Unless I already had a significant record collection and/or extremely deep pockets, I would think very carefully before "starting" an analog system these days.
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Pete, a general idea of your budget would be helpful...
After that, where are you going to place the turntable? Do you want an automatic turntable, semi-automatic, or manual? Who is going to use the turntable?
There are thousands and thousands of turntable, cartridge, phono pre combinations out there, you need to narrow down the field a bit...
I'm actually getting started in analog as well, and here are my reasons (not in any particular order):
1.) Everything physically associated with a record is cool. "Album art" used to actually be a phenomenon, whereas CD covers now are feeling more and more like glorified band logos.
2.) There is history in the process. It's fun to fuss over cleaning something and keeping it nice, and reaping an immediate audible benefit from doing so. I can't afford an analog system that will blow away my digital system, but it's not necessarily all about "absolute sonic clarity" when it comes to enjoying music. The whole thing is a process, and there is enjoyment in that as well.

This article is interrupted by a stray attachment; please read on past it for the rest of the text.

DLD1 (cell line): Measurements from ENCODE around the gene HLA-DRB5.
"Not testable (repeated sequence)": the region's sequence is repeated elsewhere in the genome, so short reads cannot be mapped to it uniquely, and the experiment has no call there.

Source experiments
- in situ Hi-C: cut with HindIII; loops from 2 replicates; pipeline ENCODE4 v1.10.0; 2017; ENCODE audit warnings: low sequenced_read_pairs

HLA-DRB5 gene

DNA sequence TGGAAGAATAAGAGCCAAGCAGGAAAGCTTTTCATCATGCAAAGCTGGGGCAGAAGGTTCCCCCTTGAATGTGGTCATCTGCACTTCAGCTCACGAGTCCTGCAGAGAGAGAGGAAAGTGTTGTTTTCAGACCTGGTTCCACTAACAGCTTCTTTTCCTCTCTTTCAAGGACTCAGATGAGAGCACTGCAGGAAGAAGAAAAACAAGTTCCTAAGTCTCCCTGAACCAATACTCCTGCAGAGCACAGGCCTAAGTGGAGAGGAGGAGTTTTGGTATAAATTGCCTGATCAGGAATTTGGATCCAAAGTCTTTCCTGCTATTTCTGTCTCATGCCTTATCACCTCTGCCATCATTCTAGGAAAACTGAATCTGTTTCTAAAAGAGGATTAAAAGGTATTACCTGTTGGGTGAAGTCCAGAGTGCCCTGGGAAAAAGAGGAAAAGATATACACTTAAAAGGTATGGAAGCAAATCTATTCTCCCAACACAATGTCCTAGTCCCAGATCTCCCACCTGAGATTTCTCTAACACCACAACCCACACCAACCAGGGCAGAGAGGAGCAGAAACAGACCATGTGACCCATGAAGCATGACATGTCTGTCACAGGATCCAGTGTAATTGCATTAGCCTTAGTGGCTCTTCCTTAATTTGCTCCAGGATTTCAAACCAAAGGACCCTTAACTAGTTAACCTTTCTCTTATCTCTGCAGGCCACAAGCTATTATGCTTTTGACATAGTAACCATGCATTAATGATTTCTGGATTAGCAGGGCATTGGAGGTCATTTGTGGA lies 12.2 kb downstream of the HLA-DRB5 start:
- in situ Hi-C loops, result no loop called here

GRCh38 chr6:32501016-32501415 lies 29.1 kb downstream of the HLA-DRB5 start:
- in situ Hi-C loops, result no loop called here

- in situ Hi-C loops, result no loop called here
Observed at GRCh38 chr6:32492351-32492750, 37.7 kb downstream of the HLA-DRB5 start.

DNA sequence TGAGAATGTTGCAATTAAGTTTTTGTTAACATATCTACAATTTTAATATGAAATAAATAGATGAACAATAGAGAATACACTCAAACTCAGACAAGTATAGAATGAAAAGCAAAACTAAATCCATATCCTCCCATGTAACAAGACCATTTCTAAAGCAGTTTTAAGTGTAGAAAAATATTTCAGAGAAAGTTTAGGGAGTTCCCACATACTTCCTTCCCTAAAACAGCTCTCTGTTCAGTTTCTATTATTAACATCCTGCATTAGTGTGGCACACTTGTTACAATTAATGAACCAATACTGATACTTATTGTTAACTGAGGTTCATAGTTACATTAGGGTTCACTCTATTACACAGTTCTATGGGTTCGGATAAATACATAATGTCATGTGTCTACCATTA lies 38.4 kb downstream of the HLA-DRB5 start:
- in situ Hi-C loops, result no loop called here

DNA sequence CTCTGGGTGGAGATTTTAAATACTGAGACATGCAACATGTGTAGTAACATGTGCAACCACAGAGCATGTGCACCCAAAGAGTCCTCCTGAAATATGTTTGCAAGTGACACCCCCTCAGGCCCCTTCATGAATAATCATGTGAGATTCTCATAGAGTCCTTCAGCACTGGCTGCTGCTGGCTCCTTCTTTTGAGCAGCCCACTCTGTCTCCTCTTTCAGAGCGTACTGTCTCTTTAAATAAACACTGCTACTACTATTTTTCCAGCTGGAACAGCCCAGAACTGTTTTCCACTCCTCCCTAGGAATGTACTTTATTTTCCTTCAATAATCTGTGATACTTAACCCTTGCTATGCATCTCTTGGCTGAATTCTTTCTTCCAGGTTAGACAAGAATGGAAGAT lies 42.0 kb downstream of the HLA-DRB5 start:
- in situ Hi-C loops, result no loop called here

3.) Even though my analog system isn't true "hi-fidelity," my friends would still be amazed at how much better a record can sound than they would imagine. Most people in my generation (I'm 24) consider records completely useless and without value. Even my moderate system can prove that wrong.
4.) I like some pops and scratches.
5.) Searching for records and getting bargains is a great pastime. Just yesterday I picked up an entire Pink Floyd, The Doors, and Van Morrison (among others)collection in pristine condition for $20. It's a great feeling.
Many people on this site have been in this hobby for over 20 years. I just started this past year. I figure even if I average only $400 in upgrades a year then by the time I'm in my 40's I should have a very decent system. It's a marathon.
Thanks all -
I had the experience of listening to a TT a few years ago and thought it was wonderful (but a CD may have also been great).
I guess it comes from an upgrade bug I caught. I do not want to go crazy that's why I'm asking. I would never want to spend over $1,000 so it may not be worth it in my case.
I'm also looking to upgrade my digital source as well.
Again, I'm just intriged but if I need to spend thousands then I can't do it.